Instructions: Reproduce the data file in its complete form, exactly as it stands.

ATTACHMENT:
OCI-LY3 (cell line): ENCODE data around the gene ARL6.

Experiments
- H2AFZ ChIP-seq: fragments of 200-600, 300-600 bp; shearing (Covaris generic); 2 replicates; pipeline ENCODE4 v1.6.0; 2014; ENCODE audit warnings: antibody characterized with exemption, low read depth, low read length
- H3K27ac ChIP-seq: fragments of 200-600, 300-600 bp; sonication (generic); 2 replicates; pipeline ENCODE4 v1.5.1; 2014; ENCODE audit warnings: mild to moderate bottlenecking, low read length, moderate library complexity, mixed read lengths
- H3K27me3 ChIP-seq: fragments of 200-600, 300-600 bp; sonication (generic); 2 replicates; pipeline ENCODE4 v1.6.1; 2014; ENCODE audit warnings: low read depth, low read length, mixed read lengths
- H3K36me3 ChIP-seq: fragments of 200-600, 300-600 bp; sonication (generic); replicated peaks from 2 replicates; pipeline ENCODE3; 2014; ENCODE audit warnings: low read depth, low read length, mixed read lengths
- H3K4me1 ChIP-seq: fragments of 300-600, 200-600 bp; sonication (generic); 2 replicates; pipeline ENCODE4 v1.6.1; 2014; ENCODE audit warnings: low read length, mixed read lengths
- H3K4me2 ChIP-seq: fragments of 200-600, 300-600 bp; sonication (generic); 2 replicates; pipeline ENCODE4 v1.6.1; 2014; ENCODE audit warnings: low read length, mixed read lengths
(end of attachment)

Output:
OCI-LY3 (cell line): ENCODE data around the gene ARL6.

Experiments
- H2AFZ ChIP-seq: fragments of 200-600, 300-600 bp; shearing (Covaris generic); 2 replicates; pipeline ENCODE4 v1.6.0; 2014; ENCODE audit warnings: antibody characterized with exemption, low read depth, low read length
- H3K27ac ChIP-seq: fragments of 200-600, 300-600 bp; sonication (generic); 2 replicates; pipeline ENCODE4 v1.5.1; 2014; ENCODE audit warnings: mild to moderate bottlenecking, low read length, moderate library complexity, mixed read lengths
- H3K27me3 ChIP-seq: fragments of 200-600, 300-600 bp; sonication (generic); 2 replicates; pipeline ENCODE4 v1.6.1; 2014; ENCODE audit warnings: low read depth, low read length, mixed read lengths
- H3K36me3 ChIP-seq: fragments of 200-600, 300-600 bp; sonication (generic); replicated peaks from 2 replicates; pipeline ENCODE3; 2014; ENCODE audit warnings: low read depth, low read length, mixed read lengths
- H3K4me1 ChIP-seq: fragments of 300-600, 200-600 bp; sonication (generic); 2 replicates; pipeline ENCODE4 v1.6.1; 2014; ENCODE audit warnings: low read length, mixed read lengths
- H3K4me2 ChIP-seq: fragments of 200-600, 300-600 bp; sonication (generic); 2 replicates; pipeline ENCODE4 v1.6.1; 2014; ENCODE audit warnings: low read length, mixed read lengths